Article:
Slavery in the United States ended
with the Civil War, but slavery in another form lived on. Slavery was replaced by a new kind of bondage,
whereby tenant farmers and share croppers basically became serfs to their
landlords and were as bound to them as if they were still human chattel. The age of the share cropper and the tenant
farmer did not end until the Great Depression, when the rural poor fled the
land and migrated to the cities or to California.
But those days are over, right? No
one in the United States is a slave or an indentured servant in the 21st
Sadly, our national government has
created a new form of bondage, which it imposes on college students who
participated in the federal student loan program but can’t pay back their
loans. Some of these former students are
burdened with student-loan obligations for decades--hounded by the loans they
cannot repay and the accumulating interest on their debt. Some of them have
become true indentured servants--bound to pay a portion of their income to
their federal student-loan creditors for a majority of their working lives.
The Disturbing Case
of In re Stevenson
If you think I have overstated my
case, you should read In re Stevenson
(2011), a recent decision by the U.S. Bankruptcy Court in Massachusetts. Janice
Stevens took out two student loans in 1983 to obtain additional education beyond
her bachelor’s degree. She took out a third loan in 1987 and another in 1992. By
2008, when she filed for bankruptcy, Ms. Stevenson was in her mid-50s, and her
total indebtedness was approximately $112,000, including accrued interests and
Ms. Stevens filed an adversary
proceeding in bankruptcy court, seeking to have her student loans discharged on
the grounds of undue hardship. Most
people would think she had a pretty good case. Although she had held good jobs over
the years, she had suffered periods of joblessness and homelessness and had sometimes
lived in homeless shelters. In addition, Ms. Stevenson had health issues--back
problems, high blood pressure and an autoimmune disease that required her to
During the bankruptcy proceedings,
Ms. Stevenson held a part-time job at Walgreens, earning less than $500 a
month. She supplemented her meager income with unemployment checks, which were
scheduled to terminate in a matter of months.
She also received a monthly subsidy from the State of Massachusetts to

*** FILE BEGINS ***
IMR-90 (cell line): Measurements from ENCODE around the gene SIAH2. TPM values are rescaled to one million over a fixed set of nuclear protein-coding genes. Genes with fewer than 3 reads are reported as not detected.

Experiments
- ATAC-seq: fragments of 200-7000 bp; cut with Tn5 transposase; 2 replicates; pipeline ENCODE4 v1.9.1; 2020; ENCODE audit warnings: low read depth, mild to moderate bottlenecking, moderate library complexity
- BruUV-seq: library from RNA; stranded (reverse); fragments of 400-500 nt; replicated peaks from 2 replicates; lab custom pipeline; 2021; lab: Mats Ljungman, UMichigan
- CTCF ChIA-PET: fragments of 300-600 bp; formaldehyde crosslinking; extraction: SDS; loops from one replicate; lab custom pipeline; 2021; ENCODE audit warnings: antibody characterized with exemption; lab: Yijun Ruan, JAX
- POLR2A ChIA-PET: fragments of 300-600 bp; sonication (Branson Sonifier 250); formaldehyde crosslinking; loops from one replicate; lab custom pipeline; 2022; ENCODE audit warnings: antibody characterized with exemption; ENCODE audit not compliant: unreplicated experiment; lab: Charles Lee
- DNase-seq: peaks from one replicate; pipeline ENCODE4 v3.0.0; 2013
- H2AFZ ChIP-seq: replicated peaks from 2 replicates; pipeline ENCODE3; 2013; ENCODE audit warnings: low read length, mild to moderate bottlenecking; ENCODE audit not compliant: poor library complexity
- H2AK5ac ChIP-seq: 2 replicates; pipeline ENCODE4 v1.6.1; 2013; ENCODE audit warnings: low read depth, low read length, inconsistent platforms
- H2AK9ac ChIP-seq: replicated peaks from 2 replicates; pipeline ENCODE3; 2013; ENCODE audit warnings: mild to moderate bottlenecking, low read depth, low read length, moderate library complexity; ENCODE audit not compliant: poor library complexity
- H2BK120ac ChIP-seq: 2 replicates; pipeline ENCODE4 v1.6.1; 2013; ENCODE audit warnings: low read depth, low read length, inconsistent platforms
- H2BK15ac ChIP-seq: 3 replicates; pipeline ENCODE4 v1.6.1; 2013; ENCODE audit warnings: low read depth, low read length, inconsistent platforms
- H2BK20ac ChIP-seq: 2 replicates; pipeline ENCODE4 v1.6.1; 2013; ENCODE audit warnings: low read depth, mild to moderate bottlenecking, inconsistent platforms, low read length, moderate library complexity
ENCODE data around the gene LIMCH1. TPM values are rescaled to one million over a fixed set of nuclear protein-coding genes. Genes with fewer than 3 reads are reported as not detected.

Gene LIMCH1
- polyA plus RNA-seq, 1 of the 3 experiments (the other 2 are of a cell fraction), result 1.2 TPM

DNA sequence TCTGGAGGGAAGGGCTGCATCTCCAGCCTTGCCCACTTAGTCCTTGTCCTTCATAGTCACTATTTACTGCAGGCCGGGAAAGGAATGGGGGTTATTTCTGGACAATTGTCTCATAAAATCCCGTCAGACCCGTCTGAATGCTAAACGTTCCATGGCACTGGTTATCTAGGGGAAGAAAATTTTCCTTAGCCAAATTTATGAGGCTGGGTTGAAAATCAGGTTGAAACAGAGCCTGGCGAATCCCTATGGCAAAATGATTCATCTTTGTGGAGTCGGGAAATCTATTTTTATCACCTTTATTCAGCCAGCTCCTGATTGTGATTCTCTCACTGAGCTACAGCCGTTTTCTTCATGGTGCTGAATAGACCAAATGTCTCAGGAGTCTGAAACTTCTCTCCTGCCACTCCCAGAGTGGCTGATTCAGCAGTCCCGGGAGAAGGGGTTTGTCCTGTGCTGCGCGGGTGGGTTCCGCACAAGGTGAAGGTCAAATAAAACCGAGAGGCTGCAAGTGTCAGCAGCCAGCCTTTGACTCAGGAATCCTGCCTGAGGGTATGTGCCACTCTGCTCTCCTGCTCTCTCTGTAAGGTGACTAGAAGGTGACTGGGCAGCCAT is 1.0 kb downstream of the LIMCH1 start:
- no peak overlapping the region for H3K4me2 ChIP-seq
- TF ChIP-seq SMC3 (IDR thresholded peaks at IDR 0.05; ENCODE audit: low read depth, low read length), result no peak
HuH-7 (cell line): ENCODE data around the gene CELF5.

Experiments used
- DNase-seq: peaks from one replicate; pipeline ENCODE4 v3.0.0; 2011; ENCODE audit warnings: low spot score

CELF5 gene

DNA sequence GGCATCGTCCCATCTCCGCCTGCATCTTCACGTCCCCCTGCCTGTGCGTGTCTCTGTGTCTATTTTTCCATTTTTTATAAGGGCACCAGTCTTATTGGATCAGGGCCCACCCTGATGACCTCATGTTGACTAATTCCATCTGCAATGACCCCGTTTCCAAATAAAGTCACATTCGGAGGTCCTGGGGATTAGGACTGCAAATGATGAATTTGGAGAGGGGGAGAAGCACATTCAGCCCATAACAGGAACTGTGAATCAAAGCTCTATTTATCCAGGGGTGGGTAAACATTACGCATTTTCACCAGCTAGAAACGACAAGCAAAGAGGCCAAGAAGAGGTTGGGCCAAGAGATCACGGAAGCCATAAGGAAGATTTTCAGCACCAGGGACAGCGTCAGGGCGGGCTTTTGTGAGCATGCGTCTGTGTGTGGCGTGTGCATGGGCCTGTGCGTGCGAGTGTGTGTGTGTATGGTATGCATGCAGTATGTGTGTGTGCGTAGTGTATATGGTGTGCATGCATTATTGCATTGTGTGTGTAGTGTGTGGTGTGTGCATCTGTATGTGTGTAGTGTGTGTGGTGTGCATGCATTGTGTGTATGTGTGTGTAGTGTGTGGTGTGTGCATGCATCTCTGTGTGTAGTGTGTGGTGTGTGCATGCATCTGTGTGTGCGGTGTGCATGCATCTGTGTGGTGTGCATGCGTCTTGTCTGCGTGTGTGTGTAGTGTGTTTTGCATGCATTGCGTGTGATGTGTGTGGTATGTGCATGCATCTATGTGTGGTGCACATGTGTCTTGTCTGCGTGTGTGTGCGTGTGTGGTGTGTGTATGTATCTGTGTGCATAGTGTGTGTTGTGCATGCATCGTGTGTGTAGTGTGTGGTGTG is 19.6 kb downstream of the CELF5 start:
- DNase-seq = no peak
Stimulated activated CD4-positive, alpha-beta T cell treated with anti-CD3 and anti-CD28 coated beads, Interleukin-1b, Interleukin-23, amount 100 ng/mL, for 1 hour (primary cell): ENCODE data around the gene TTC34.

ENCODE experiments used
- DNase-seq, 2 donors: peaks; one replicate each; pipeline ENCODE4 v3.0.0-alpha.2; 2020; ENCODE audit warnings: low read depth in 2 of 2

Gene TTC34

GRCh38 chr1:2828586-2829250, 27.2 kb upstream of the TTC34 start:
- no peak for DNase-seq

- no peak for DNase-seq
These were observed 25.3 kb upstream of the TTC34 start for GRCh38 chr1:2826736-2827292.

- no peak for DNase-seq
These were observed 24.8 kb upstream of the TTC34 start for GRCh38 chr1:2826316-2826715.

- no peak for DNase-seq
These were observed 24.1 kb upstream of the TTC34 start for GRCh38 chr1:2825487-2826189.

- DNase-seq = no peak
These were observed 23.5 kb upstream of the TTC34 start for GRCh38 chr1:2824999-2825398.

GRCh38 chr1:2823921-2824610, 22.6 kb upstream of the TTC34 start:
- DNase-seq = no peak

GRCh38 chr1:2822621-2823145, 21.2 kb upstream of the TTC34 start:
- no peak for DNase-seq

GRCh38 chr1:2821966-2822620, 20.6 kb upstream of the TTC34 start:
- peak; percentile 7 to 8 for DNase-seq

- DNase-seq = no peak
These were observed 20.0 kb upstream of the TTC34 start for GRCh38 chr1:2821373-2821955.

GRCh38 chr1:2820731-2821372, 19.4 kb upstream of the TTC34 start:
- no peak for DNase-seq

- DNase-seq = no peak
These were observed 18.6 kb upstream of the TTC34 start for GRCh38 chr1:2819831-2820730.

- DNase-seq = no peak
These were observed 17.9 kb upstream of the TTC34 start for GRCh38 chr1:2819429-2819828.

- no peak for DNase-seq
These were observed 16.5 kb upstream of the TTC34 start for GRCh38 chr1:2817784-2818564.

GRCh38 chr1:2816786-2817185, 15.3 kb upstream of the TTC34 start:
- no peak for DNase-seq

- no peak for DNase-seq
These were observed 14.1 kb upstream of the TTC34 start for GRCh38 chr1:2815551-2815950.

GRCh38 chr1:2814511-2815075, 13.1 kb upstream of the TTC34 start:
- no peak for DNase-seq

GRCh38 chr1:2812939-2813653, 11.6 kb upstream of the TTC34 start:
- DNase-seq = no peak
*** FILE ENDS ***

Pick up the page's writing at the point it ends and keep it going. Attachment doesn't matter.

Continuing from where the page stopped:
help her pay her rent.
In spite of Ms. Stevenson’s bleak
economic circumstances, Judge Joan Feeney ruled that her student loans were not
dischargeable in bankruptcy. Judge Feeney concluded that Ms. Stevenson should
continue paying her loans through the federal government’s Income Contingency
Repayment Plan (ICRP), whereby she would pay a percentage of her income toward paying
down her loans for a period of 25 years.
At the end of the 25 year period, any remaining balance would be forgiven.
Did Judge Feeney Make
Ms. Stevenson an Indentured Servant?
When she came into bankruptcy
court, Ms. Stevens had unpaid student loans stretching back to 1983. Instead of
discharging her debt based on undue hardship, Judge Feeney concluded that Ms.
Stevenson should participate in a federal repayment program that would obligate
her to pay a percentage of her income toward her debt for 25 years.
If Ms. Stevenson goes on the ICRP, she will be nearly 80 years old when her payment obligations cease. By that time she will have been burdened with
student-loan debt for well over half a century.
It seems to me that the Income
Contingent Repayment Plan, which Judge Feeney endorsed for Janice Stevenson, is
nothing more than a modern version of indentured servitude, whereby student-loan
debtors like Ms. Stevenson pay a portion of her income to student-loan creditors
for the balance of her working lives.
The federal student loan program is
out of control, and the Income Contingency Repayment Plan is making life harder
for overburdened student-loan debtors, not easier.
Congress needs to do two things. First,
it should amend the bankruptcy laws to allow insolvent student-loan debtors to
discharge their debts in bankruptcy just like any other overburdened debtor.
Second, Congress should pass
legislation abolishing the ICRP option for stressed out student-loan debtors.
People who are insolvent deserve the fresh start that bankruptcy is designed to
give them. They don’t deserve to be saddled with a 25-year repayment plan that
will cripple them financially for the rest of their working lives.
In re Stevenson,
463 B.R. 586 (Bkrtcy. D. Mass. 2011).